SKIL Benchtop Tools and NASCAR - Popular Woodworking Magazine

SKIL Benchtop Tools and NASCAR

 In Feature Articles

Last Thursday evening after a regular workday, I jumped on a plane to Charlotte, N.C., to attend a SKIL Tools media event. The event centered on a new line of SKIL benchtop tools. Lowe’s and SKIL have partnered to produce and distribute a new line of tools for the up-and-coming woodworker. All the tools are entry-level tools , although I could see a couple of these tools hanging around a shop as experience grows.

So what are the tools? Here you go. New to the market and expected to be in stores by September ’08 are a 10″ table saw (3305-01), a 10″ benchtop drill press (3320-01), a 10″ compound miter saw (3315-01) and a 9″ band saw (3385-01) that has a 2.5-amp motor with two speed settings and a fully adjustable, tilting table (there’s also a work light that didn’t quite reach around to the front of the blade , where you need it , and a laser that I find all-but-useless on a band saw). There’s a universal miter saw stand (3300MS) that accommodates most compound saws up to 12″ and most sliding compound miter saws up to 10″ (quick-fit mounting brackets make it a snap to install your miter saw on the stand, or lift the saw off for easy movement), a combination belt and disc sander (3375-01) that uses a 4″ x 36″ belt and 6″ disc and has an easy-to-move table for making use of either setup, a 10″ scroll saw (3335-01) with a 16″ deep throat and electronic variable speed control and finally as well as a 6″ bench grinder (3380-01) with two wheels , coarse and medium , and eye shields with built-in LED lighting. Each of these tools are expected to be priced at $99 while the grinder is slated at $40.

The table saw has a cast aluminum tabletop, a 15-amp motor and comes complete with a heavy-duty stand.  There’s a self-aligning fence, a lockable on/off switch and all the accessories attach to the base of the saw. I used this saw to rip stock for a project built during the event and it did just fine. No, it’s not a Powermatic 66. It’s not supposed to be. But at this price, you just might want to have a SKIL table saw in your shop for a quick cut or special circumstances.

The benchtop drill press has five speed settings, a keyed 1/2″ chuck and a battery-operated, two-beam laser that projects an “X” for accurate drill locations. I don’t know about you, but the drill press is a little-used tool in my shop. I’ve gone years with a radial drill press. I’ve seen no need for a floor-model tool. In my opinion, this drill press could handle most of the tasks I would ask of it.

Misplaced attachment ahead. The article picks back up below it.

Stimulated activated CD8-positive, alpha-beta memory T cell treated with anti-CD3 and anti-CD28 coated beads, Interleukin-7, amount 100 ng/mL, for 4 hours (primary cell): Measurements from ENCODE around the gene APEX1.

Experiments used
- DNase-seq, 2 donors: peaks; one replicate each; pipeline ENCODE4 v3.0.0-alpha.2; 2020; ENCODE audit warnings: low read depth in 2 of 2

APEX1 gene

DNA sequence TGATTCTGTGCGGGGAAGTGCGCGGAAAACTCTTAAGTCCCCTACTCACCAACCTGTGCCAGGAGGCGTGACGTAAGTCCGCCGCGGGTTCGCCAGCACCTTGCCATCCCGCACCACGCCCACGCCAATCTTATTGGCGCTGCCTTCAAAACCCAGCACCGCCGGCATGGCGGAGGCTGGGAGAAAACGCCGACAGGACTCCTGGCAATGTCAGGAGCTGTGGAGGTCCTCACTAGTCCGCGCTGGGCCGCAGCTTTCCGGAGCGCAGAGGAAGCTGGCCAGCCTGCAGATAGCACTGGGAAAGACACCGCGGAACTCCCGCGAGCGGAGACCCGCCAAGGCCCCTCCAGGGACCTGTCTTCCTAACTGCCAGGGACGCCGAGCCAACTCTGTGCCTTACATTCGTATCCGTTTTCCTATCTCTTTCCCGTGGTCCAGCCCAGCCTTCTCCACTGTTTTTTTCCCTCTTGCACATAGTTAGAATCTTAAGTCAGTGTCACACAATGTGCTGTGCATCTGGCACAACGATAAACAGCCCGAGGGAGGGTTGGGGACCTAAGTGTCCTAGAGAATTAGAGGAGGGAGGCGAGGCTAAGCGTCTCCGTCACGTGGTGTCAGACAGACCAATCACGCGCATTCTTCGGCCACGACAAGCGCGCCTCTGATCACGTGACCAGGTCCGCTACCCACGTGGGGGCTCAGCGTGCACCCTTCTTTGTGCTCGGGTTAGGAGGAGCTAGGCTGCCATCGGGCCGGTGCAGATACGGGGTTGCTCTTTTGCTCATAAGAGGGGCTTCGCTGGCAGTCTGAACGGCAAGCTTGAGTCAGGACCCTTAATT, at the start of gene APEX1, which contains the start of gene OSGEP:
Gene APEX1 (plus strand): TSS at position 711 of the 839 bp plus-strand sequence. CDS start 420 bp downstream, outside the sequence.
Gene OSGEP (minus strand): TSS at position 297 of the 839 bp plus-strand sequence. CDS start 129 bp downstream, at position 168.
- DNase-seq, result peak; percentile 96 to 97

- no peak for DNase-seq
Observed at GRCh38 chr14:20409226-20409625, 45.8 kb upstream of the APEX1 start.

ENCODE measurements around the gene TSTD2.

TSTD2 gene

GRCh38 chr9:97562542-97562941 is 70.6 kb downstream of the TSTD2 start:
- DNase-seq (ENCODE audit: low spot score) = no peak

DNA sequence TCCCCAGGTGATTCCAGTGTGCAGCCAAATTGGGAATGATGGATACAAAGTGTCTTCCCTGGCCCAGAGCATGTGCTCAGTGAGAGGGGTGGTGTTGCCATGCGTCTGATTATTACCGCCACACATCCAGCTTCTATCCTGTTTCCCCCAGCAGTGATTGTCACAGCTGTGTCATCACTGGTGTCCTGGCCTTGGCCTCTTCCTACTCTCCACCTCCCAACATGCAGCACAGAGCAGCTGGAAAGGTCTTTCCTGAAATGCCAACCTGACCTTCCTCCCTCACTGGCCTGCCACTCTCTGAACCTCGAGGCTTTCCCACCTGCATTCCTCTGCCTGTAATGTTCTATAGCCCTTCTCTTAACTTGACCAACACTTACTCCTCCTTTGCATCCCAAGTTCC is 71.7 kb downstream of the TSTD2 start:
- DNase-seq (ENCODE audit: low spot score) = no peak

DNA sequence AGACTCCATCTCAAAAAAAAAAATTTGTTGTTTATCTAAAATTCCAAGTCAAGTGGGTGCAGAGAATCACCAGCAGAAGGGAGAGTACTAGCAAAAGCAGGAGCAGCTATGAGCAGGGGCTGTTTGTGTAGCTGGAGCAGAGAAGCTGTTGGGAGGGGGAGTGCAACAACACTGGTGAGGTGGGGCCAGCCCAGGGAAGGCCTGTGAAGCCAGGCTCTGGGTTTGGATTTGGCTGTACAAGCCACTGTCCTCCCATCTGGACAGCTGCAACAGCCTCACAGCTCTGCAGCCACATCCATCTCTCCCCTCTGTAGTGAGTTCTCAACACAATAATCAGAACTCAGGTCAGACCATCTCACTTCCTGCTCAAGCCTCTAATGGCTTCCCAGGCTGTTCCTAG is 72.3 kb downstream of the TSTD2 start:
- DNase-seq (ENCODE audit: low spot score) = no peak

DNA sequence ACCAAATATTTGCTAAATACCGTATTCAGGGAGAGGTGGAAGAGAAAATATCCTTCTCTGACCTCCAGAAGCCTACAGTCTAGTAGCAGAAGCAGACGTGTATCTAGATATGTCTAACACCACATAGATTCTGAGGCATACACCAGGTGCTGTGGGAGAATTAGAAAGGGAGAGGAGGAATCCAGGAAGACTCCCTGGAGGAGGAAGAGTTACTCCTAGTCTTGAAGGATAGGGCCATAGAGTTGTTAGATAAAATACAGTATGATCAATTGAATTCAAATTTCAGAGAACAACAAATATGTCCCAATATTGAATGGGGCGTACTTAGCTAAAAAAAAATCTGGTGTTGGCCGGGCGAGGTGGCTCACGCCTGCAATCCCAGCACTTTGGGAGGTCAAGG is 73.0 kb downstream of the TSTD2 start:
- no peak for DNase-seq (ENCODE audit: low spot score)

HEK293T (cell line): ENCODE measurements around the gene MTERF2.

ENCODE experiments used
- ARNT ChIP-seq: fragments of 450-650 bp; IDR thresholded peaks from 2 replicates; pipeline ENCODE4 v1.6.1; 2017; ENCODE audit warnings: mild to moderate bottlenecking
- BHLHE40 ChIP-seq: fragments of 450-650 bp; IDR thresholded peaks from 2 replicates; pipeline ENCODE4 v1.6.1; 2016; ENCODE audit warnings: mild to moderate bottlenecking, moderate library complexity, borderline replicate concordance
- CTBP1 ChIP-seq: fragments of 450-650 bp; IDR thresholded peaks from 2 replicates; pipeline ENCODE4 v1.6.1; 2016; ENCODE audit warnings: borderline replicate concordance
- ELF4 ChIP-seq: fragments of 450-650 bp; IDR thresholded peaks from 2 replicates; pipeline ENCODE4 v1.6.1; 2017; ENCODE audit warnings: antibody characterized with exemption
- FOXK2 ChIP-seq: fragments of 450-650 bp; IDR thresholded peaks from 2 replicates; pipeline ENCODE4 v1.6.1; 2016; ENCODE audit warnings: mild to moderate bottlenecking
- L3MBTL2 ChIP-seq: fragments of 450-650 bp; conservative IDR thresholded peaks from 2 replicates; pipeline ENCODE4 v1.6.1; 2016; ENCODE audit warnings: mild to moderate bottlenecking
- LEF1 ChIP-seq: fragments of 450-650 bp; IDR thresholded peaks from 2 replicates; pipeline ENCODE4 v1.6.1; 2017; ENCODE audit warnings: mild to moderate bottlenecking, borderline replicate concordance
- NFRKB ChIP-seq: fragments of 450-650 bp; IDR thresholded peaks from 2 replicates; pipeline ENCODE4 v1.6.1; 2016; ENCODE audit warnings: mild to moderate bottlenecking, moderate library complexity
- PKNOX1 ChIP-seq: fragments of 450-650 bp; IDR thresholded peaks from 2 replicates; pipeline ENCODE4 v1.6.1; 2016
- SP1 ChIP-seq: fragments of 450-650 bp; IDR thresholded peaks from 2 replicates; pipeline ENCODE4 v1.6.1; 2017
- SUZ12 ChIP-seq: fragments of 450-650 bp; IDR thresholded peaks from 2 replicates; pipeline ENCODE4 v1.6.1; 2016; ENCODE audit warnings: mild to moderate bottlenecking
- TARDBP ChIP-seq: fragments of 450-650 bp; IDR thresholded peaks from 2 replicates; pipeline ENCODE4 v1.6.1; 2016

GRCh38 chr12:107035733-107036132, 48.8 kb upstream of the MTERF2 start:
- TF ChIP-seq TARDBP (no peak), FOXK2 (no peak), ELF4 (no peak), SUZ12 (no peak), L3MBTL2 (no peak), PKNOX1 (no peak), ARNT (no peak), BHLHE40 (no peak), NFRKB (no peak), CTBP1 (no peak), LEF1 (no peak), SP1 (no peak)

SKIL’s 10″ compound miter saw has a few interesting features. I like the table extensions (shown in the photo). The extensions slide along a rail for multiple positions, then lock with a simple twist knob at the back. The entire rail can be set to either side of the saw depending on your work. In addition, this miter saw has a dual lock-off switch that allows smooth operation whether you’re a righty or a lefty. A 15-amp motor has no trouble spinning an included carbide tooth blade. And, safety is covered with this saw. When fully engaged in a cut, the blade guard never opens past a 5 o’clock position. This greatly reduces your exposure to the blade. This is another tool I expect could be used well into a woodworking career.

Once these tools are released, we’ll get a chance to put them through the tests and see how they stand up to the competition and how they work in the shop. For a quick look at the tools, click the SKIL Tool’s link below. And if you’re interested in additional information about the tools, click on the “About the Tools” file below.

How does NASCAR fit into this entry? As a bonus for attending their event, SKIL set up an afternoon at Lowe’s Motor Speedway for a ride-along with the Richard Petty Driving Experience. (Did I tell you how much I like this job?)

Each of us had an opportunity to take a few laps around the track reaching 165 mph. I wasn’t awed by the speed on the straight, but when you dip into the corner you feel the force. And there was no need to worry about sliding around in the car. First of all, those drivers must be a bit smaller around the mid-section than me because I barely squeezed into the seat. Then there are the safety precautions. Attached to me were more belts, clips and buckles than there are at a leather-goods facility.

The time was short, but I had a blast. If you’re in the area and haven’t done a ride-along, or if you’re planning a visit to Charlotte, give it a try. I guarantee you’ll be smiling as you exit the cars , we all did. And they pay me to do this.

About the Tools.pdf (107.98 KB)

SKILLTOOLs.pdf (1.23 MB)

,Glen D. Huey

Recent Posts

Start typing and press Enter to search